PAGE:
The old elephant house at the Baltimore Zoo has new, two-legged inhabitants on display -- Homo sapiens in a typical human living room that is behind bars.

"We hope to inspire some measure of introspection about our role in the chain of life," said Ken Schutz, the zoo's development director. "Zoo people understand that we tend to separate ourselves from the rest of nature.

"We wanted to come up with something that is both timely and interesting," Schutz added.

There is a rotating cast of four adult actors and 20 children for the Homo sapiens exhibit.

Behind the bars, the Homo sapiens wrapped Christmas presents, read comic books, watched television, played board games -- and even teased and nagged each other.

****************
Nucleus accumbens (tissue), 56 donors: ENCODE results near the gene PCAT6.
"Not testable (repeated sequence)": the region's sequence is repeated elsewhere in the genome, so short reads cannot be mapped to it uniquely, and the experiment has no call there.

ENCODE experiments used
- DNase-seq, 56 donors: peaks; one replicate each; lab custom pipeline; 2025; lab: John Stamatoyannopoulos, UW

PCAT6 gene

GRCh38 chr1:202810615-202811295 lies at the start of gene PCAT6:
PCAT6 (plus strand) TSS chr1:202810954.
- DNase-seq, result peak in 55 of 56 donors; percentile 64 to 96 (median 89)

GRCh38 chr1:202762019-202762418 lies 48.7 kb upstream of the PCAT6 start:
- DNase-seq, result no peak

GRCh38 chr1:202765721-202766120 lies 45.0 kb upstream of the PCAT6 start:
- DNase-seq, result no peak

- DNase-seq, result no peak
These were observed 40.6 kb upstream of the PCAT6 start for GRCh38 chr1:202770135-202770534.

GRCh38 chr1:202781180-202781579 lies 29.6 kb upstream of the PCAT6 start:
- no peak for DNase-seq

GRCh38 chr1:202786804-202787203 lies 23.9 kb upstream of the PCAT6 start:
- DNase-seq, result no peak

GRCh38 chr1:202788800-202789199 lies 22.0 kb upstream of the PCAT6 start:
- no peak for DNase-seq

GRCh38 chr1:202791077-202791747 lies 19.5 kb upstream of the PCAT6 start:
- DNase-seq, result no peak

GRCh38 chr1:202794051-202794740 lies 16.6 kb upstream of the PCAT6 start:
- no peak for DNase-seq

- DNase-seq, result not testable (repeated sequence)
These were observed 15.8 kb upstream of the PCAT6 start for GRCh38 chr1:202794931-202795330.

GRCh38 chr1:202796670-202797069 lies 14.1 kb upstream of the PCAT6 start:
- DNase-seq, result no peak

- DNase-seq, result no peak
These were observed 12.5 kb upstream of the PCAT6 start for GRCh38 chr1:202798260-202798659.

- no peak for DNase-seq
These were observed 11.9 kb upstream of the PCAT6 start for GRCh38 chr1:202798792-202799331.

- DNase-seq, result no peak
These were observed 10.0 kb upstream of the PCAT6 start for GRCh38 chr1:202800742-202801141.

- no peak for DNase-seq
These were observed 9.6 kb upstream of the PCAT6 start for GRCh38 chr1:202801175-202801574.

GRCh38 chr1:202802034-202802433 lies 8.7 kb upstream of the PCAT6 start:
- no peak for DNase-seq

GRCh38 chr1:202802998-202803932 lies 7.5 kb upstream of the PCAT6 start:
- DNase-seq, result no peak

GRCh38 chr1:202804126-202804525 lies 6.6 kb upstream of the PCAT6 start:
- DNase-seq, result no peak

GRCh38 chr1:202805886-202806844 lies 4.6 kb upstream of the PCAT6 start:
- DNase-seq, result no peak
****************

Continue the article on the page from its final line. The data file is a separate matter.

The actors for Friday's opening day were Ellen Rhudy as the mother, Lauren Manekin, 7, and Joe Colwill, 13, as the children, and Larry Walsh as Uncle Larry.

"I've always loved the zoo," said Rhudy, although without expecting ever to be in it. Rhudy is studying theater at the University of Maryland Baltimore County.

"Acting is not as easy as some people think," she said. "You just have to be comfortable being observed. You just have to divorce yourself from what's happening out there."

The display is temporary, open Saturdays from 10 a.m. to 2 p.m. and Sundays from 11 a.m. to 3 p.m. until Christmas. Santa Claus will be on hand to greet children.

The display will be open from 11 a.m. until 3 p.m. weekdays between Christmas and New Year's, when Frosty the Snowman will replace Santa Claus.

Schutz said he was not sure what the cost of the display will be but that it would come to "several thousand dollars, or roughly what it would cost us to fly in koalas for a month."